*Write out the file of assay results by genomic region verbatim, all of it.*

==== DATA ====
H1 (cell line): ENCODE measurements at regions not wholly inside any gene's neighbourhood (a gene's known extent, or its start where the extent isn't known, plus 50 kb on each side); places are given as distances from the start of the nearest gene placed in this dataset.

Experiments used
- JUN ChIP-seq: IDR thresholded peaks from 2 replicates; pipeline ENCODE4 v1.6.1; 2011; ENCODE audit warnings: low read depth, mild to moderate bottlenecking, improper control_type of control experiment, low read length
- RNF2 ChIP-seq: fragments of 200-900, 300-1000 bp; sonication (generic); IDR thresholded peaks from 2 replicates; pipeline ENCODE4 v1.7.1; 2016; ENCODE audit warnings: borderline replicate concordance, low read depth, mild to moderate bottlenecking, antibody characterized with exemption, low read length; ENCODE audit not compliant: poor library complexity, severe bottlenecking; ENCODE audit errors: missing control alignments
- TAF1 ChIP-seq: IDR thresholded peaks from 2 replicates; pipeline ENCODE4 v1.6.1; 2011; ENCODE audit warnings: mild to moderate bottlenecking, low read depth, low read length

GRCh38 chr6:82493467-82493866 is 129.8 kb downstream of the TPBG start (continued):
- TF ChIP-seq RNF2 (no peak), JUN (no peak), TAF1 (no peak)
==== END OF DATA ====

H1 (cell line): ENCODE measurements at regions not wholly inside any gene's neighbourhood (a gene's known extent, or its start where the extent isn't known, plus 50 kb on each side); places are given as distances from the start of the nearest gene placed in this dataset.

Experiments used
- JUN ChIP-seq: IDR thresholded peaks from 2 replicates; pipeline ENCODE4 v1.6.1; 2011; ENCODE audit warnings: low read depth, mild to moderate bottlenecking, improper control_type of control experiment, low read length
- RNF2 ChIP-seq: fragments of 200-900, 300-1000 bp; sonication (generic); IDR thresholded peaks from 2 replicates; pipeline ENCODE4 v1.7.1; 2016; ENCODE audit warnings: borderline replicate concordance, low read depth, mild to moderate bottlenecking, antibody characterized with exemption, low read length; ENCODE audit not compliant: poor library complexity, severe bottlenecking; ENCODE audit errors: missing control alignments
- TAF1 ChIP-seq: IDR thresholded peaks from 2 replicates; pipeline ENCODE4 v1.6.1; 2011; ENCODE audit warnings: mild to moderate bottlenecking, low read depth, low read length

GRCh38 chr6:82493467-82493866 is 129.8 kb downstream of the TPBG start (continued):
- TF ChIP-seq RNF2 (no peak), JUN (no peak), TAF1 (no peak)